Total pendings count is now 35% fewer than last year at this time. That’s the total number of homes in contract, no longer listed; they've taken offers but they’re not yet sold. This I think is the real story in the data right now. We can see how few new transactions are starting and how few are in the pipeline to complete. We have 5.7% fewer homes in contract than just last week.
These numbers always fall over the holidays, but you can see how we’re 35% fewer pendings now than last year at this time. This is the leading indicator for sales transactions that will close in January and February. It’s very slow.
The median price of single family homes in the US is marching lower each week as we’ve already covered and have been expecting. The median price is now $415,000. We have 4 more weeks of price declines until the second week of January. Should be right around $400k before prices turn up for the spring. Every year prices jump a little between the second and third week of January. Every year. It’s very reliable. So if you want to test your bearish hypothesis, watch that moment. There are homes preparing now to list after the holidays. Essentially always they come in, we have a little new listings spike and prices tick up too that week. If this year they don’t, that’d be a bearish signal for where buyers are or aren’t now.
And frankly, I could imagine a world where prices don’t jump this coming January. Price declines across the US have been seasonal this year but have declined more than normal in many of the bubbliest markets. So if enough buyers in Austin and Phoenix stay on the sidelines in January, maybe price declines continue to inch down. That’s why I say keep your eyes on that moment to test your bear market hypothesis.
The price of the new listings rebounded this week. Which is totally normal after Thanksgiving. And this is why I’m still expecting prices to tick up in January. This normal behavior here implies to me that the market isn’t so far out of whack that home prices would keep marching lower in Q1. Remember, to have negative price appreciation in 2023, we’d just have to have a less steep upslope in the first quarter. That’s what I’m expecting.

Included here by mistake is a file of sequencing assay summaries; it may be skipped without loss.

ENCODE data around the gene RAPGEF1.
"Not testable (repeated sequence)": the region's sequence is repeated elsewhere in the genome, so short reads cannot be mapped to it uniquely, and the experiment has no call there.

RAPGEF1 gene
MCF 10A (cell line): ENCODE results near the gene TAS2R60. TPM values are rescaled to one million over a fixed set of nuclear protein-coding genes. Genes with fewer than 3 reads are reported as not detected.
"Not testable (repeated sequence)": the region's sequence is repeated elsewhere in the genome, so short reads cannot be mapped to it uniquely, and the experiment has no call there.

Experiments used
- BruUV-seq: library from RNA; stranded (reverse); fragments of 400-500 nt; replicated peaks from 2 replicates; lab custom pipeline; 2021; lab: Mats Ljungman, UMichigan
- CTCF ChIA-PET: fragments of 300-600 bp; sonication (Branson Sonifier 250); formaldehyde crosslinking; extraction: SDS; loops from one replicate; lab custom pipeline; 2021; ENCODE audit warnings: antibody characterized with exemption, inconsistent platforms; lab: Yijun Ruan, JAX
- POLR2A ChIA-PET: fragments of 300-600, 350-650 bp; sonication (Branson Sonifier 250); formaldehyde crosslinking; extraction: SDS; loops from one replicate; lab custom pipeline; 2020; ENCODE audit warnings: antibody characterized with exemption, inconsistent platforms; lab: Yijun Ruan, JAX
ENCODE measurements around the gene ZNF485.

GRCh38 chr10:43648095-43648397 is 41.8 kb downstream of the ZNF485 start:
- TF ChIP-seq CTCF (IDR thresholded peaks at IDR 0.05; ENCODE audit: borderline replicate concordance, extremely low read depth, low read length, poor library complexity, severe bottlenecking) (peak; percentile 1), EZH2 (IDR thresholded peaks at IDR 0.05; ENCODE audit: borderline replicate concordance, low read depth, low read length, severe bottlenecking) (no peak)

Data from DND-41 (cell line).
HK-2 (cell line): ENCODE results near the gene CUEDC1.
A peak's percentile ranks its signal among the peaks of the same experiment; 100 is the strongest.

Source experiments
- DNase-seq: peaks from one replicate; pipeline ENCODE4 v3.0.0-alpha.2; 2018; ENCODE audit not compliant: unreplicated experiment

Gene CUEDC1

Home Price Reductions
Price reductions are also down this week trying to act with normal seasonality. Currently 42.1% of the homes on the market have had a price cut recently. No surprise that’s a lot more than recent years. You can see the dark red line here. Price reductions peaked with interest rates in November. They moved higher in September with rates too. This is a really useful signal for buyer demand. Rates spike, no bidders, I have to cut my price. Rates ease, some sale happen maybe I’ll hold off on the price cut. We’ll probably end the year with about 40% with price reductions. This eases lower in the first quarter because new inventory comes on, is good quality and is priced right for today’s expectations. Unless mortgage rates spike higher, then we’ll see demand cool and price reductions ratchet up as well.
This is of course national data and the local markets are behaving very differently from each other right now. If you need to get your local data to your buyers and sellers right now, you should join us at Altos Research. Go to AltosResearch.com book a consult with our team to learn how to interpret this crazy market for the people who need it most right now. They need you to be the expert for them.
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See you next week!